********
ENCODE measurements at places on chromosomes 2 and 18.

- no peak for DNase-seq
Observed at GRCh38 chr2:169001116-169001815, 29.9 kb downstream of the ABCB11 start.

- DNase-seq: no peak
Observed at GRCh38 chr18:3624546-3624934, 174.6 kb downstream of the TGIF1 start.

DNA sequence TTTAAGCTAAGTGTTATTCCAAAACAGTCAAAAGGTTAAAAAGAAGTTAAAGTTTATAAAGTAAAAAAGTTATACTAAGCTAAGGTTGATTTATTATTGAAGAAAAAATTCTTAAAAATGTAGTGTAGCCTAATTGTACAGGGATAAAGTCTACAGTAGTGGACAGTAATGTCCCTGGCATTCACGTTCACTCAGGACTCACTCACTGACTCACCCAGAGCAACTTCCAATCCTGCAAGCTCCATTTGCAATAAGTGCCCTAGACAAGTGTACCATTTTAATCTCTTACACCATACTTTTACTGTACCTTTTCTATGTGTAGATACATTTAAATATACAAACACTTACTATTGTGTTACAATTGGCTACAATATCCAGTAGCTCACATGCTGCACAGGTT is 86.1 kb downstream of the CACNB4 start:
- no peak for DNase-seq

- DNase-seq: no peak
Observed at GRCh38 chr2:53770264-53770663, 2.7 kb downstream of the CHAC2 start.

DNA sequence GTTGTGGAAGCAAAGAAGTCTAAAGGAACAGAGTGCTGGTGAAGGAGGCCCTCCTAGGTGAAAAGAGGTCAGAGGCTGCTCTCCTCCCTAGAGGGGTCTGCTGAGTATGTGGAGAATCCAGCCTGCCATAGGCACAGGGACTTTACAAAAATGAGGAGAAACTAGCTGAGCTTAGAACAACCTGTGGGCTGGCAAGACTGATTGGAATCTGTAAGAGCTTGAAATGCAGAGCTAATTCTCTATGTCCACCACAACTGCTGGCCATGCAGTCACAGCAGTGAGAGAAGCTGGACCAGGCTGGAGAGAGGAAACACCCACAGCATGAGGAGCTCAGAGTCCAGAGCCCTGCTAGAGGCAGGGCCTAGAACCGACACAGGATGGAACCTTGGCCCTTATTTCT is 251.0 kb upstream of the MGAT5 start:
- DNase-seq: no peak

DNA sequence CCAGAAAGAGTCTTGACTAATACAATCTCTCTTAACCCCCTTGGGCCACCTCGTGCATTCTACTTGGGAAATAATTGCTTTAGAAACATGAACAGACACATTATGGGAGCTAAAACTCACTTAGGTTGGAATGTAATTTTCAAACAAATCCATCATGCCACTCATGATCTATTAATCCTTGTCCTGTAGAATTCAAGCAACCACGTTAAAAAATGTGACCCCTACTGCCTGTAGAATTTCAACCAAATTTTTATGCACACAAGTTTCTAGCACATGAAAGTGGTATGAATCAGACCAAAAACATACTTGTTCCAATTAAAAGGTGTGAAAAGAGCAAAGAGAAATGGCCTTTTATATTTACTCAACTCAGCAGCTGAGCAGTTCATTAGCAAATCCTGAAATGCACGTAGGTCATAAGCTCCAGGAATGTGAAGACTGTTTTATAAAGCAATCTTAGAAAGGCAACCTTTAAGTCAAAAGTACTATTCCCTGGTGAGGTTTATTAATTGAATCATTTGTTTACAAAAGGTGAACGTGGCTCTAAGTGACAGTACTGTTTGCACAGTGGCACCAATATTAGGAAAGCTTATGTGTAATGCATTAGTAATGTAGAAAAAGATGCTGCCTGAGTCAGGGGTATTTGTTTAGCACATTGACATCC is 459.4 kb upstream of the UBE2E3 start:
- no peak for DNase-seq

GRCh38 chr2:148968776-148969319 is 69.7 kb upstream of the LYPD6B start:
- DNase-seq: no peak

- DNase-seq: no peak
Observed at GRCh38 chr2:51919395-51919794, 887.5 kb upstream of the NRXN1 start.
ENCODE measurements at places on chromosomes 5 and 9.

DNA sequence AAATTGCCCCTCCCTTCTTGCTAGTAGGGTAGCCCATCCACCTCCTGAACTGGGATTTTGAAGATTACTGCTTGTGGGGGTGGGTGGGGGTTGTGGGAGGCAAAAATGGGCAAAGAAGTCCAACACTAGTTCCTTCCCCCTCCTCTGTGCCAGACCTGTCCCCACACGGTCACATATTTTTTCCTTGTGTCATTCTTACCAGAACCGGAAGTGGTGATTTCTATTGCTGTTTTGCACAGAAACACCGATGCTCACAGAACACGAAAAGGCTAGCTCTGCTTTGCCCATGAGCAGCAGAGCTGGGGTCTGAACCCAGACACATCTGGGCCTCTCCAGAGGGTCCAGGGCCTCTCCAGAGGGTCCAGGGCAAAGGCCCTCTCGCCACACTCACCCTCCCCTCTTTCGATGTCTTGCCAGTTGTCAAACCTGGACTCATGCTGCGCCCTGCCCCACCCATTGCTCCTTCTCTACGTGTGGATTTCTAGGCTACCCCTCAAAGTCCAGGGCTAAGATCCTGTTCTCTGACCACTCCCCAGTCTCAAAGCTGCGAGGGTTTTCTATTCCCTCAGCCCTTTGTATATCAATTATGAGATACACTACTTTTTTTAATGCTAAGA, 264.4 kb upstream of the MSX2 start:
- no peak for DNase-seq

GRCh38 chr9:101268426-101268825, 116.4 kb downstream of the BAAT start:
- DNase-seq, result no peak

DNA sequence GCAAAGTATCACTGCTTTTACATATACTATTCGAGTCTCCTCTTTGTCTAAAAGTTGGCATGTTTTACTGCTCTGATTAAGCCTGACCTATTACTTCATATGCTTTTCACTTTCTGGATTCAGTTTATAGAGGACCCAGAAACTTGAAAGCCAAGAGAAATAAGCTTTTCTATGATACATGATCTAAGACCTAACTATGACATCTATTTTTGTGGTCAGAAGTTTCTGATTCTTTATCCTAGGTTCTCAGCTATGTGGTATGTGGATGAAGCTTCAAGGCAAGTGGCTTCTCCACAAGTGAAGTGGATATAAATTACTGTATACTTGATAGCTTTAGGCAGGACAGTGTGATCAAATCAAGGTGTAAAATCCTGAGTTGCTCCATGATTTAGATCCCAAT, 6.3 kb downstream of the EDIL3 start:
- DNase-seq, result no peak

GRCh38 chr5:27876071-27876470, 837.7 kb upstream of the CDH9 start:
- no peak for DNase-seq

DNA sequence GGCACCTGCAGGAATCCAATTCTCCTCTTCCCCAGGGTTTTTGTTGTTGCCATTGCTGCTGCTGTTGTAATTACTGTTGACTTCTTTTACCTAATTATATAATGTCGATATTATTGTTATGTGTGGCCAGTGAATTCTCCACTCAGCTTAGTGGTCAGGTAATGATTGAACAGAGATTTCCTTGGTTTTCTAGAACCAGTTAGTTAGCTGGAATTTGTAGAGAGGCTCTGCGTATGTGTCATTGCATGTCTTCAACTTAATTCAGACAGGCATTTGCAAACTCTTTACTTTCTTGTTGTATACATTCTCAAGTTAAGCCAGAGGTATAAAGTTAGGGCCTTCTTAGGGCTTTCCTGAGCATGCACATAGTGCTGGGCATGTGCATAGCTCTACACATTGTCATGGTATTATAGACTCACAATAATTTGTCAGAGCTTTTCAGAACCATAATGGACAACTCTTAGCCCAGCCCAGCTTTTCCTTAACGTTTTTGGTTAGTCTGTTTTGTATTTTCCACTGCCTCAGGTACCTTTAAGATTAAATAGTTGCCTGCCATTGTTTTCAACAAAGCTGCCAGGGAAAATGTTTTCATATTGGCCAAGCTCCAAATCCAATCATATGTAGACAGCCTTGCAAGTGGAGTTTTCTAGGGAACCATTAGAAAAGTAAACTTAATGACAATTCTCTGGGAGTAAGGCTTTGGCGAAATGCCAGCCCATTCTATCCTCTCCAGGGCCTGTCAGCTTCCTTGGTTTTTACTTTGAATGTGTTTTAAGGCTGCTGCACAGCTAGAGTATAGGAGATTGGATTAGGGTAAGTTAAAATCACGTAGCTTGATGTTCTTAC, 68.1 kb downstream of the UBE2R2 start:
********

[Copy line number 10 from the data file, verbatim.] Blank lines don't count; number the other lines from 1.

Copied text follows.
DNA sequence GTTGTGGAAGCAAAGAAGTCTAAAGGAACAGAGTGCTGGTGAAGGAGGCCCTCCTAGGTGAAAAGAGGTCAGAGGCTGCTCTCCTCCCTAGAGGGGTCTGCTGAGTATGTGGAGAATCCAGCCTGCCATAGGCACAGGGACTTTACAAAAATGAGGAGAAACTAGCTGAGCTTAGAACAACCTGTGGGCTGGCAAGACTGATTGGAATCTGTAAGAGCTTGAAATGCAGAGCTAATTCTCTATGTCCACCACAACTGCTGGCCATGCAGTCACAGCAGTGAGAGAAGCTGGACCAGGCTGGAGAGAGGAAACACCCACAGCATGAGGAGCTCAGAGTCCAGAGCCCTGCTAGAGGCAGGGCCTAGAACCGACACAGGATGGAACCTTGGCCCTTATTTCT is 251.0 kb upstream of the MGAT5 start: